My R code:


This computation would be much easier if i formulated the problem as a summation. How do I do that in r? Something like:

sum((x[i]-xm)^2) for i=1 to i=6?

x is a data frame.

  • You should provide a reproducible example with sample input data and desired output. If x is a data.frame it seems odd that this would work with x[1] and not x[[1]]. Are you sure x isn't a vector? – MrFlick Apr 28 '16 at 19:43
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    This might help you stackoverflow.com/questions/21385377/… – Gaurav Taneja Apr 28 '16 at 19:45
  • I would suggest you use loops. Your example is rather simple, so i would follow the instructions in this link and i think you will get your answer in no time! good luck. [link] (r-bloggers.com/how-to-write-the-first-for-loop-in-r) – Dfinzgar Apr 28 '16 at 19:55
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    @Dfinzgar loops are a terrible recommendation for this problem. All basic arithmetic is vectorized in R, so sum((x-xm)^2) works perfectly as Technophobe01 demonstrates. – Gregor Thomas Apr 28 '16 at 20:02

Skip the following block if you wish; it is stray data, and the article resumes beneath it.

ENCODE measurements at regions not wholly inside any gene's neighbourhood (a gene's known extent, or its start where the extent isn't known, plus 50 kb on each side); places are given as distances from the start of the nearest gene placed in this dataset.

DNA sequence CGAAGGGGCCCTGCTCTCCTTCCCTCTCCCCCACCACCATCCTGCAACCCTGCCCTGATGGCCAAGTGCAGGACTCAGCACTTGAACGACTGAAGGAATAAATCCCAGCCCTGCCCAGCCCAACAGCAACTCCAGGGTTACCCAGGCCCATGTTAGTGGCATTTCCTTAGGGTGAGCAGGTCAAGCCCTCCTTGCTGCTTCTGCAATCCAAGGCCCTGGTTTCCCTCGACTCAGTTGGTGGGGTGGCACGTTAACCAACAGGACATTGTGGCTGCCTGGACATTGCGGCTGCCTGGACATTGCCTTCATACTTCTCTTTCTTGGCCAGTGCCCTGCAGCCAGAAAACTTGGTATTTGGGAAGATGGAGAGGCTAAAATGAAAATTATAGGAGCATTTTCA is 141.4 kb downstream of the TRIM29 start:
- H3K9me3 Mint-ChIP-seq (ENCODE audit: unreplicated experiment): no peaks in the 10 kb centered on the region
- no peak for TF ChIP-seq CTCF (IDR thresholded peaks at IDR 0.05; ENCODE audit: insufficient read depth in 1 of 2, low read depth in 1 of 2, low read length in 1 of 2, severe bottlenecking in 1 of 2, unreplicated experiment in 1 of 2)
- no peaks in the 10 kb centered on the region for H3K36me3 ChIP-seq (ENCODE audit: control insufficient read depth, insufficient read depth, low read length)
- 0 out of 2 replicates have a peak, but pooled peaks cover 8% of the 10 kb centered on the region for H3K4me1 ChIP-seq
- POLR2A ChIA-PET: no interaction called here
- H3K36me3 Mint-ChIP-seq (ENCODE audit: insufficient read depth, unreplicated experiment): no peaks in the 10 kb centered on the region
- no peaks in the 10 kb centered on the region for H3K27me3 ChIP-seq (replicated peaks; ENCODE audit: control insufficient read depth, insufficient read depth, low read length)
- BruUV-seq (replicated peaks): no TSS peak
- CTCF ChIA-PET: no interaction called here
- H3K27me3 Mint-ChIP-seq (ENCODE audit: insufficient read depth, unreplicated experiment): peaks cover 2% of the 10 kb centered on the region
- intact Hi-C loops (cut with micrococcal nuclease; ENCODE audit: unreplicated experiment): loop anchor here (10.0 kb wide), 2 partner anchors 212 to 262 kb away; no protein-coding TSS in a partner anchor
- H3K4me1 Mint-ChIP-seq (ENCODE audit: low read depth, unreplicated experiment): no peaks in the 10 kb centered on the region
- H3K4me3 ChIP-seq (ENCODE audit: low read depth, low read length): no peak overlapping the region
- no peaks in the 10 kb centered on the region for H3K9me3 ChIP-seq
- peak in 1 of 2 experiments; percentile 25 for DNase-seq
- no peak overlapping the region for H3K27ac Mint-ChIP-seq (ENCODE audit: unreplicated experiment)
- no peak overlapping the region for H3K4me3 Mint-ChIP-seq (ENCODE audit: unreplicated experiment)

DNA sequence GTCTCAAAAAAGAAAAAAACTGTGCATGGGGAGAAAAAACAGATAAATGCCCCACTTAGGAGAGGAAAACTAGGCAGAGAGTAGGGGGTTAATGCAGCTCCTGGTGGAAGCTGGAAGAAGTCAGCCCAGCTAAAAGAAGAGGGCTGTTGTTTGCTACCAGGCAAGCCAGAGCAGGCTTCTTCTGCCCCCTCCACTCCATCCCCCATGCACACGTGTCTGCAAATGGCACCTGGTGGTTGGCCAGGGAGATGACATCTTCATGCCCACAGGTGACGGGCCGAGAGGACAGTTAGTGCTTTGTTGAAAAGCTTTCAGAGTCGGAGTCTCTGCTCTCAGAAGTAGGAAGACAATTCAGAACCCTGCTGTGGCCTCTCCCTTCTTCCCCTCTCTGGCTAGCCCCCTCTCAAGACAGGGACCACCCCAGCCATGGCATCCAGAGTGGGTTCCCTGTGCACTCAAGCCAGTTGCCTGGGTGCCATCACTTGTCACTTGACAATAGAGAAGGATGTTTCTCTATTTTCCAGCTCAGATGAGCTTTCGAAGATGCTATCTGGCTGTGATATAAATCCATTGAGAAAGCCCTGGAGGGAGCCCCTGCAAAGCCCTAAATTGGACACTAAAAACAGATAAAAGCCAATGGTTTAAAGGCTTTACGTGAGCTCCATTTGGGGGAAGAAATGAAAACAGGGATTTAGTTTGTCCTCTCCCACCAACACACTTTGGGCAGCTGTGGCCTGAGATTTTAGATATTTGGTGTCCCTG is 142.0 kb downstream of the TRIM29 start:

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    You say x is a data frame, which makes your question less clear. That implies that x[i] is a column vector, so the question is what do you mean to sum column vectors? Do you want the overall sum? The row sums? Something else? A small reproducible example with sample data (preferably shared via simulation or dput()) makes everything clear. See here for tips on asking good reproducible R questions. – Gregor Thomas Apr 28 '16 at 20:06

You need to use sum(), example below:

IndexStart <- 1
x <- seq(IndexStart, 6, 1)
xm <- 1

result1 <- ((x[1]-xm)^2)+((x[2]-xm)^2)+((x[3]-xm)^2)+((x[4]-xm)^2)+((x[5]-xm)^2)+((x[6]-xm)^2)
# [1] 55

result2 <- sum((x-xm)^2) # <- Solution
# [1] 55

Without reading all the responses in this thread, there is a really easy way to do summations in R.

Modify the following two lines as needed to accommodate a matrix or other type of vector:

i <- 0:5; sum(i^2)

Use i for your index when accessing a position in your vector/array.

Note that i can be any vector.

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